The U.S. leads the pack in the percentage of older adults who have trouble paying their medical bills.
WASHINGTON, Feb. 14 -- Rep. Lynn A. Westmoreland, R-Ga. (3rd CD), issued the following news release:
The House Financial Services Committee held a hearing on Wednesday, February 13th, featuring a testimony from Federal Housing Administration (FHA) Commissioner Carole Galante. The hearing was titled, "Bailout, Bust, or Much Ado About Nothing?: A Look at the Federal Housing Administration's 2012 Actuarial Report" and discussed the impending financial insolvency of the FHA. This hearing served as an opportunity for Financial Services Committee members, including Congressman Westmoreland, to question Commissioner Galante on the role of the FHA in the mortgage insurance market, as well as her thoughts and predictions for the FHA's failing insurance fund. This was the second hearing in a series of hearings concerning the Federal Housing Authority, its role in the housing market and its impending financial problems.
A video of Congressman Westmoreland's opening statement can be found here.(http://www.youtube.com/watch?v=sp9JOtHaG38)
"I hope that we can get FHA back to the original intent that it was created to help the first time home buyer and people who might not otherwise be able to attain a mortgage. But at the same time I hope that we can also get the private sector, private mortgage insurance writers, into the game because if they ran their business like the FHA has ran their business, they would be out of business. And so while we're trying to make sure we keep a secondary market or availability for certain home buyers, I think we need to do more to turn it back over," stated Westmoreland.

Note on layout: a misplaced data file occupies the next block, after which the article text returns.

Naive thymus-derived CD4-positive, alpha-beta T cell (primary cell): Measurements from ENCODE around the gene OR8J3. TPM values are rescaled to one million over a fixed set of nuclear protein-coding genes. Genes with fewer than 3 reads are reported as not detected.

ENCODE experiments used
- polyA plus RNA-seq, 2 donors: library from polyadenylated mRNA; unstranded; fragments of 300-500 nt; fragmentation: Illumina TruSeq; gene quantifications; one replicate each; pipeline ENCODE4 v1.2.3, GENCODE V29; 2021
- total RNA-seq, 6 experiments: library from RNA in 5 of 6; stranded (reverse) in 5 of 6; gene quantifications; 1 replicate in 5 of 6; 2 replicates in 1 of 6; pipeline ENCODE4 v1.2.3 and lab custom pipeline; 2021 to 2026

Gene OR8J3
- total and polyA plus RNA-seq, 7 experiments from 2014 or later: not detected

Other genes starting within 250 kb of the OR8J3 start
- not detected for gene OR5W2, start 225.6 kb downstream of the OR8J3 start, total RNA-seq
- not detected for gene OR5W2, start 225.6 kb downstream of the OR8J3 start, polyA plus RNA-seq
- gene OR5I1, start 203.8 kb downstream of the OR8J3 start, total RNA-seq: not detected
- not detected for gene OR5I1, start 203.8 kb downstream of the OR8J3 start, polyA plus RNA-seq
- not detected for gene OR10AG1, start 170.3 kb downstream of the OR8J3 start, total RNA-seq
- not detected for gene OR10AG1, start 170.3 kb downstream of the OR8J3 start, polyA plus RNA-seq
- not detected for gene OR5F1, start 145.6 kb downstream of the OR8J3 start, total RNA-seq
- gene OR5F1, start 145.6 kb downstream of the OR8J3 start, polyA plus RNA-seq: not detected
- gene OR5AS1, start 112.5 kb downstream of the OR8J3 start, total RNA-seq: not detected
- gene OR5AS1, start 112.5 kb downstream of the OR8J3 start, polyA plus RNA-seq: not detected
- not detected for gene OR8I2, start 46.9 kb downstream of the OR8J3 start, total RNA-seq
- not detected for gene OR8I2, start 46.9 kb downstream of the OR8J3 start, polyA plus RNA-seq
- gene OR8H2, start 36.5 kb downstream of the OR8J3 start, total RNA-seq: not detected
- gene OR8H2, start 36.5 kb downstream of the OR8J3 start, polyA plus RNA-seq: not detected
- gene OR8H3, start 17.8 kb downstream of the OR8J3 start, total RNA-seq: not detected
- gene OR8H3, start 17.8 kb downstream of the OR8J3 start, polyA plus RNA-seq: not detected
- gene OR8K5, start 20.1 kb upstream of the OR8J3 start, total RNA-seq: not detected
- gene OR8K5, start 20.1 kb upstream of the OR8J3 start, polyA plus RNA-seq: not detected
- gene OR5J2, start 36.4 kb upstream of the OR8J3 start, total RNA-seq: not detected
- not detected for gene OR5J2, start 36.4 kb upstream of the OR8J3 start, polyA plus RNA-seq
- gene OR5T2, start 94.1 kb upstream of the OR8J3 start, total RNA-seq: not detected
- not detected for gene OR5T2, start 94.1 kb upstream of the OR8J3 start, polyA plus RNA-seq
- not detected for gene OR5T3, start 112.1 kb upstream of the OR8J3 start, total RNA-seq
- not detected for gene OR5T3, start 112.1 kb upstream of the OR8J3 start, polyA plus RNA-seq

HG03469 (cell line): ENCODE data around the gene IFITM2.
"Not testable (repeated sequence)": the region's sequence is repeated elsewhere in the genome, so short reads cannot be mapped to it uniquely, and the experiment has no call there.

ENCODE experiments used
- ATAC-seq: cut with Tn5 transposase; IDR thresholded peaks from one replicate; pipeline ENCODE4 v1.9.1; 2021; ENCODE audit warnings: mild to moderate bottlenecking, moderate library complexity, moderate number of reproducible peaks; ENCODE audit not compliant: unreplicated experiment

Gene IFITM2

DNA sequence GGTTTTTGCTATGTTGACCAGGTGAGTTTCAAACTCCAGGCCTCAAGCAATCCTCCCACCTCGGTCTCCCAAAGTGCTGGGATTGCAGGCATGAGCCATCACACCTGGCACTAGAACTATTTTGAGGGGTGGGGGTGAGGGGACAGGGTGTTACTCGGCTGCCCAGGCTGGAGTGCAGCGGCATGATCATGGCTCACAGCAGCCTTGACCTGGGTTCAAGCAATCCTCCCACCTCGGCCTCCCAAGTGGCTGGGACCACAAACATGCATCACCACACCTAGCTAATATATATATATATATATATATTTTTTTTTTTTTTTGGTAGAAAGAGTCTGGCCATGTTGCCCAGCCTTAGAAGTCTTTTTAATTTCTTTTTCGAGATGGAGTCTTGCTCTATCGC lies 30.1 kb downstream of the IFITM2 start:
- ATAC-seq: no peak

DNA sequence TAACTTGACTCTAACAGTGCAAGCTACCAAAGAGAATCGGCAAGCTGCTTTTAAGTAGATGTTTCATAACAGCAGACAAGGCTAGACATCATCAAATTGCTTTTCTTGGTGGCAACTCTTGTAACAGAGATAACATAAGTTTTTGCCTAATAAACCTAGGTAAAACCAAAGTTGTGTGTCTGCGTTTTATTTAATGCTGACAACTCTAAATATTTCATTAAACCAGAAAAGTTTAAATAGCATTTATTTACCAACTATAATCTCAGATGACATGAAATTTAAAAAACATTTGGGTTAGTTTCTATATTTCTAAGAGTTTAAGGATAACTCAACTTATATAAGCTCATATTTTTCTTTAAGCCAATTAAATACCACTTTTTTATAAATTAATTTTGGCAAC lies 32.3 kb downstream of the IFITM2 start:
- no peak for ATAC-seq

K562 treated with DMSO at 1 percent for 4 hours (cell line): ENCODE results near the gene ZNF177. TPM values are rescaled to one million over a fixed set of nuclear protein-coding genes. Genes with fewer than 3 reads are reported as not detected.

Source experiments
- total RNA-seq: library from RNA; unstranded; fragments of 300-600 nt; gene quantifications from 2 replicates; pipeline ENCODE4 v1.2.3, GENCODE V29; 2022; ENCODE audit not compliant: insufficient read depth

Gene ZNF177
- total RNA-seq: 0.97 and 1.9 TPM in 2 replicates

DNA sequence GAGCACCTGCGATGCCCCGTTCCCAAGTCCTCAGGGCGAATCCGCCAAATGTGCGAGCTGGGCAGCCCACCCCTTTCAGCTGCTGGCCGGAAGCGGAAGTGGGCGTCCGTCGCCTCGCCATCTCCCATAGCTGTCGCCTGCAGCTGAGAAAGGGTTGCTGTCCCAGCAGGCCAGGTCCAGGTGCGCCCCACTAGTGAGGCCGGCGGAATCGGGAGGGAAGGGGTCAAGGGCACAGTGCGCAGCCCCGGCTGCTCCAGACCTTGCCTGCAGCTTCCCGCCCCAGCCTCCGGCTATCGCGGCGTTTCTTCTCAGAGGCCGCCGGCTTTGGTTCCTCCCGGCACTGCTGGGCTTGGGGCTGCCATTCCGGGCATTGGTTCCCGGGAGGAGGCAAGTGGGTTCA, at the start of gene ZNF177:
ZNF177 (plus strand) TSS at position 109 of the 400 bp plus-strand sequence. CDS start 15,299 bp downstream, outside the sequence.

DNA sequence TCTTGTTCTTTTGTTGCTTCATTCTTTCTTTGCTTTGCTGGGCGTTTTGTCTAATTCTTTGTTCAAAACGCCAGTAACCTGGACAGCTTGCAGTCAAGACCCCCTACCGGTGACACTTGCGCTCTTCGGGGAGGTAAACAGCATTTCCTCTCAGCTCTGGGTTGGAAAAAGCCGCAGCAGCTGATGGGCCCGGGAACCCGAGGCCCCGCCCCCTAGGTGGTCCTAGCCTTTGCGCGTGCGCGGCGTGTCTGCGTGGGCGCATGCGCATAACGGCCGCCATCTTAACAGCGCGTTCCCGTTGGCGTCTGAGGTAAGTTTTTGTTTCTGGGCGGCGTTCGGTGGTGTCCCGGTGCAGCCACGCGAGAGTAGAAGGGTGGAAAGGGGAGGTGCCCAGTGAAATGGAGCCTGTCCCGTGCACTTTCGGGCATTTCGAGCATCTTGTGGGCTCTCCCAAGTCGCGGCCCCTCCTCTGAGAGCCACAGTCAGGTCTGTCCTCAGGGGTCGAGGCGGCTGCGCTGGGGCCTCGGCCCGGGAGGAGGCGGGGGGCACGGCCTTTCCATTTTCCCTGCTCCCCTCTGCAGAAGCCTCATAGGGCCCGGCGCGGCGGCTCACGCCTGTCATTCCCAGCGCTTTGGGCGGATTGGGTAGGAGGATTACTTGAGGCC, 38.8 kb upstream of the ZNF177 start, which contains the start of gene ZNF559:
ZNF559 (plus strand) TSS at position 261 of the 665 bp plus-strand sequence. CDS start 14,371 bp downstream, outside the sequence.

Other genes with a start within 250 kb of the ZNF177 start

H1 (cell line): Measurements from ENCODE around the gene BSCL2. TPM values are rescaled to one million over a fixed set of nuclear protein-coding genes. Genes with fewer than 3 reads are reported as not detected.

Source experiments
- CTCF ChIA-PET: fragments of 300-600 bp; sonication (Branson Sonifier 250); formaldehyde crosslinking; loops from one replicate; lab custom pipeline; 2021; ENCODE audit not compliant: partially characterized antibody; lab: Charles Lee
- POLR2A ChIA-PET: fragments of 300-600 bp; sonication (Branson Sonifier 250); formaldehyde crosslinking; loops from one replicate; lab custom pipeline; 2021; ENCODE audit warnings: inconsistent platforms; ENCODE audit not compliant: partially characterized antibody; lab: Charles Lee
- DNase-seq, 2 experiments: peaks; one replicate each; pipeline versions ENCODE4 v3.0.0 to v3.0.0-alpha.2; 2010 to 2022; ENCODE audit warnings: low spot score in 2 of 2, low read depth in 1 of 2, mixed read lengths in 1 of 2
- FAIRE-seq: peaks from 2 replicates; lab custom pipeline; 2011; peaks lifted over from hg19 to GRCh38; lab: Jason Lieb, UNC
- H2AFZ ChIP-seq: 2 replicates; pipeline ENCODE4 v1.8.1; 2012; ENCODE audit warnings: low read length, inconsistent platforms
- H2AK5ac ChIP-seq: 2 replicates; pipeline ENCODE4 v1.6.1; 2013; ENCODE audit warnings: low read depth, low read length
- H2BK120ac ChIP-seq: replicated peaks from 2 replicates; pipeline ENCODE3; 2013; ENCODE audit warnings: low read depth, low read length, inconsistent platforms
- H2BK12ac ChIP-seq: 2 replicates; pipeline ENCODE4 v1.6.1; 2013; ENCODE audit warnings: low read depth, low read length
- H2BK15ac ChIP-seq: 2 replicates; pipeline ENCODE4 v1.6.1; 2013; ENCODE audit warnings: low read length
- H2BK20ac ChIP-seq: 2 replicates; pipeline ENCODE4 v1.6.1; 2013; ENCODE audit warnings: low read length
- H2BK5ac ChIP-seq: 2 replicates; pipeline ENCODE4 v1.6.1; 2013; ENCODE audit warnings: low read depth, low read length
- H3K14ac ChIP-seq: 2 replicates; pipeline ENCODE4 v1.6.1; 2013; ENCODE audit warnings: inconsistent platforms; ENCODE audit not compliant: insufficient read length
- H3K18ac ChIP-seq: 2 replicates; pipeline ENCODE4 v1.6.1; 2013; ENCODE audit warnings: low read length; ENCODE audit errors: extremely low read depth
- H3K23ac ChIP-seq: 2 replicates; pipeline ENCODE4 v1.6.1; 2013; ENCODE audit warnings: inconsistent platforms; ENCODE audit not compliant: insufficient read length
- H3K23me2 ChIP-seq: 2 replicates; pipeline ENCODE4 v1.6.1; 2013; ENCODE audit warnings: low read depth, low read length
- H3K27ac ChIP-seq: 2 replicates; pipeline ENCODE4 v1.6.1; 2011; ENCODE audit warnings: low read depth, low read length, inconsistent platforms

Congressman Westmoreland also had the opportunity to question the witnesses about the losses and 2014 budget of the FHA, and if taxpayers can expect to foot the bill for a bailout. The government fund that insures the FHA's single-family mortgages was reported to be negative $16.3 billion, and the FHA is operating under its capital reserve requirement of maintaining at least 2% of its portfolio. In other words, the FHA is broke.
A video of Congressman Westmoreland's questions can be found here.(http://www.youtube.com/watch?v=N569Gb-jOCI)
Westmoreland: "Now let me ask you another question: supposedly in 2013, FHA, the president, had put in his budget a bailout of $688 million, but according to the DOJ settlement you were put in for $1 billion. So you're not projecting shortfall for 2014?"
Galante: "President's budget is not out for 2014 so I..."
Westmoreland: "Well it was due last week, wasn't it?"
Congressman Westmoreland also asked Commissioner Galante twice if she was familiar with the GAO's "high-risk" list and if she though the FHA should be on that list. Unfortunately, Congressman Westmoreland's time expired before Commissioner Galante could answer. The morning after the hearing, the GAO placed the FHA on the list of government programs that are identified as "high-risk due to their vulnerability to fraud, waste, abuse and mismanagement or the need for transformation."
For the GAO report, click here.(http://www.gao.gov/assets/660/652133.pdf)
For the video of the full House Financial Services Committee hearing, information on the hearing, or the opening statement of Commissioner Galante click here.(http://financialservices.house.gov/calendar/eventsingle.aspx?EventID=319161)
TNS-LE 130215-4205062 StaffFurigay